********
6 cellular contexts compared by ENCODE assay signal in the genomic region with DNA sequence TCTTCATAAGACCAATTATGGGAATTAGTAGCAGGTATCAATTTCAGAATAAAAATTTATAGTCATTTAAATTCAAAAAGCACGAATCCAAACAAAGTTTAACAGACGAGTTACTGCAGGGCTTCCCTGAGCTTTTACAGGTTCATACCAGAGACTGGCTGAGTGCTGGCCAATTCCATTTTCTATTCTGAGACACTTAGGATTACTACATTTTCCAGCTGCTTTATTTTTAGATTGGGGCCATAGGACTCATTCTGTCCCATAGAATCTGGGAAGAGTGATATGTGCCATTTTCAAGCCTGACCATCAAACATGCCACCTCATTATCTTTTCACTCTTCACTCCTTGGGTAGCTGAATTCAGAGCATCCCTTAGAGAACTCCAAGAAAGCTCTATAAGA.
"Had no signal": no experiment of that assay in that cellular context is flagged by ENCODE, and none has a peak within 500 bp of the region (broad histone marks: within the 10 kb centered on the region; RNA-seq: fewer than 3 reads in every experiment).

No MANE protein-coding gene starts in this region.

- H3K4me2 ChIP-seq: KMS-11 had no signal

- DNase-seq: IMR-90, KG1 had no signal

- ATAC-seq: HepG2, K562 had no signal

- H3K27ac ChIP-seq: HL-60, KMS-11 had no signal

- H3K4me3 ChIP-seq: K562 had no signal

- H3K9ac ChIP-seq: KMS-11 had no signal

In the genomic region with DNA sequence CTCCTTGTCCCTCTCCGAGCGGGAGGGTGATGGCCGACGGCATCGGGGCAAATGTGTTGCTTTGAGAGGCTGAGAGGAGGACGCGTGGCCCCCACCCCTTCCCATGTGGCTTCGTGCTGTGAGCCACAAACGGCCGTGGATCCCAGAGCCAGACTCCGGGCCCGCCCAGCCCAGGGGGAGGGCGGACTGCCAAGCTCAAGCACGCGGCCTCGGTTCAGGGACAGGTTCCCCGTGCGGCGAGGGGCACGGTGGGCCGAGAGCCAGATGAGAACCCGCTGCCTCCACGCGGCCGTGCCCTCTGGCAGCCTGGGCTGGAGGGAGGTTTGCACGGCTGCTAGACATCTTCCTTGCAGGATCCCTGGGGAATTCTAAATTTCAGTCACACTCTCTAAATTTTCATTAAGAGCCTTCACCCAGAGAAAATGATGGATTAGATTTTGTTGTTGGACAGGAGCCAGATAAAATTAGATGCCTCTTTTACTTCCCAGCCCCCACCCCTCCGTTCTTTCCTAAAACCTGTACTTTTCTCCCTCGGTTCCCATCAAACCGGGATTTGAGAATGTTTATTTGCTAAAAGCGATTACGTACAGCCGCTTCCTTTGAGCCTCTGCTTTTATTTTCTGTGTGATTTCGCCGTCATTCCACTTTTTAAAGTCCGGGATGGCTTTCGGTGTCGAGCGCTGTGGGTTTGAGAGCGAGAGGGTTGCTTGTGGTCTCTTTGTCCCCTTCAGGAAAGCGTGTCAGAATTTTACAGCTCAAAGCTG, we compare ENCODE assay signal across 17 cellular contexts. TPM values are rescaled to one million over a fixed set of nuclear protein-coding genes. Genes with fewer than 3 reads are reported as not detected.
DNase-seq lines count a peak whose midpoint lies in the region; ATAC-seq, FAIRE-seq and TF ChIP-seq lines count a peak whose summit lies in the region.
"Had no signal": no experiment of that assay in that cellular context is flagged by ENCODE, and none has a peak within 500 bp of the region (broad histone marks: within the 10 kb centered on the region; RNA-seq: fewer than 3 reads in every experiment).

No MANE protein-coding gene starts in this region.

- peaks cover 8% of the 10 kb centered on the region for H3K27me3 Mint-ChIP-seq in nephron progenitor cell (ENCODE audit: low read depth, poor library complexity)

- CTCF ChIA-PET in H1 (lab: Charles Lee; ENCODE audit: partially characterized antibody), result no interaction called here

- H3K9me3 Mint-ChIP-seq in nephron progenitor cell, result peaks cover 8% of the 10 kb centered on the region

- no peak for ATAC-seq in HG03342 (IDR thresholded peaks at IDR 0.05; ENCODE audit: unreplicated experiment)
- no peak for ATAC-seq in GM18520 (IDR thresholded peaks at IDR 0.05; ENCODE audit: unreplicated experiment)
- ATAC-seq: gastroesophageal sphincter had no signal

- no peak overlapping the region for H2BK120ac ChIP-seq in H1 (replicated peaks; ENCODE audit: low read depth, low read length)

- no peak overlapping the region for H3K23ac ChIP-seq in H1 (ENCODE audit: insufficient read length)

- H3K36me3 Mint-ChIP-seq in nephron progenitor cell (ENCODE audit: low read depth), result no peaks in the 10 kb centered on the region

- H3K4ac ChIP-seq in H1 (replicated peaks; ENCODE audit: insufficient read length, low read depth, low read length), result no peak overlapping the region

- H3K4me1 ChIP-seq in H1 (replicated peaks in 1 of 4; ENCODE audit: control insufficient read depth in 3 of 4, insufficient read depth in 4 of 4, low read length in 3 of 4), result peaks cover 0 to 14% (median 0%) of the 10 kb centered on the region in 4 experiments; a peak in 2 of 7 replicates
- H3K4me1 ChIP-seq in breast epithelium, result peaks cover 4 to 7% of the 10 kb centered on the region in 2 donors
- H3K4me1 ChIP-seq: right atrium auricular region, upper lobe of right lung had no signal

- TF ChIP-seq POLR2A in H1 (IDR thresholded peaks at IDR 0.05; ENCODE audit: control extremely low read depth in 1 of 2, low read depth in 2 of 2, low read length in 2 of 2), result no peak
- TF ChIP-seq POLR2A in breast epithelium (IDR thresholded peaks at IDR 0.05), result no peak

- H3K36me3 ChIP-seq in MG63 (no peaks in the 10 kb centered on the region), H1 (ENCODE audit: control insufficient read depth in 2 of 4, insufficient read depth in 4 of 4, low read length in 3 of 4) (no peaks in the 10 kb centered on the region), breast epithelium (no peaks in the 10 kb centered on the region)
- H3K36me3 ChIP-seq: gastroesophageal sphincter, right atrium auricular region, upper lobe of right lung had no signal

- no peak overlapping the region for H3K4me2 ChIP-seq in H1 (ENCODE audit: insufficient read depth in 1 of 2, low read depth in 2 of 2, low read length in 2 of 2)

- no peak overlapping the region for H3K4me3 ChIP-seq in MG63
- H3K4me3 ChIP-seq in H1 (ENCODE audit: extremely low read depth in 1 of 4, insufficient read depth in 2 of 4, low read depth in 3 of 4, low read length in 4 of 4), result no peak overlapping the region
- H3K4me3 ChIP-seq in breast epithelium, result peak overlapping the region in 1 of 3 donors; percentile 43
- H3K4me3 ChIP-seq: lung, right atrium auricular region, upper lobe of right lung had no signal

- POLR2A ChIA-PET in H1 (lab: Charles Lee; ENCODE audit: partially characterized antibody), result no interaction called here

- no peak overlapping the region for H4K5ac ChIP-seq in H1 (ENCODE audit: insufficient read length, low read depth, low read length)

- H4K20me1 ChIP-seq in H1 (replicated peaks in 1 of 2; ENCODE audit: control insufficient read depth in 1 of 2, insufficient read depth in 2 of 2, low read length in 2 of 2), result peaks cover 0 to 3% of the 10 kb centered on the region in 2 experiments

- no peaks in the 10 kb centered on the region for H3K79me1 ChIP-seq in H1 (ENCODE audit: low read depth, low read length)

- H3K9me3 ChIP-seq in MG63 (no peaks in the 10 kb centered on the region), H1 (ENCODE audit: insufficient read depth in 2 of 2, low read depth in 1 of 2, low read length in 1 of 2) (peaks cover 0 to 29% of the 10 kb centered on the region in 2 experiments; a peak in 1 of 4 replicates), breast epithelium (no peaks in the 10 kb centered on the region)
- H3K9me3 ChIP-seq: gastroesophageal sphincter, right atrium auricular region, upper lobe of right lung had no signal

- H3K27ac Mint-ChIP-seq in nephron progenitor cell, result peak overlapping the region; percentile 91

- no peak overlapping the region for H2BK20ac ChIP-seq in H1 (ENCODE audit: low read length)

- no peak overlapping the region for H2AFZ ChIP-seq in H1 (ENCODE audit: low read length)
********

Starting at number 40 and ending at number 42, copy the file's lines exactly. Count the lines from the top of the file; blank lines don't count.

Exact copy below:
- H3K9me3 ChIP-seq in MG63 (no peaks in the 10 kb centered on the region), H1 (ENCODE audit: insufficient read depth in 2 of 2, low read depth in 1 of 2, low read length in 1 of 2) (peaks cover 0 to 29% of the 10 kb centered on the region in 2 experiments; a peak in 1 of 4 replicates), breast epithelium (no peaks in the 10 kb centered on the region)
- H3K9me3 ChIP-seq: gastroesophageal sphincter, right atrium auricular region, upper lobe of right lung had no signal

- H3K27ac Mint-ChIP-seq in nephron progenitor cell, result peak overlapping the region; percentile 91